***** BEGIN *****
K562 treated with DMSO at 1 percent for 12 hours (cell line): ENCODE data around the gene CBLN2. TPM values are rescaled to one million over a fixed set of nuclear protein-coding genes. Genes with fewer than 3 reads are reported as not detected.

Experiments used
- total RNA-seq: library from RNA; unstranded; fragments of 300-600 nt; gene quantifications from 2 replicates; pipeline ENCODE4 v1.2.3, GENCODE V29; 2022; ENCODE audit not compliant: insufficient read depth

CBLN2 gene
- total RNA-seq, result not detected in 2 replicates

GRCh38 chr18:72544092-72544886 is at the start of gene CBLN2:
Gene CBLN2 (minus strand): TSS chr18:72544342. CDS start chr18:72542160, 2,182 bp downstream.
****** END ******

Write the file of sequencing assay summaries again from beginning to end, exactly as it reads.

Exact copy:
K562 treated with DMSO at 1 percent for 12 hours (cell line): ENCODE data around the gene CBLN2. TPM values are rescaled to one million over a fixed set of nuclear protein-coding genes. Genes with fewer than 3 reads are reported as not detected.

Experiments used
- total RNA-seq: library from RNA; unstranded; fragments of 300-600 nt; gene quantifications from 2 replicates; pipeline ENCODE4 v1.2.3, GENCODE V29; 2022; ENCODE audit not compliant: insufficient read depth

CBLN2 gene
- total RNA-seq, result not detected in 2 replicates

GRCh38 chr18:72544092-72544886 is at the start of gene CBLN2:
Gene CBLN2 (minus strand): TSS chr18:72544342. CDS start chr18:72542160, 2,182 bp downstream.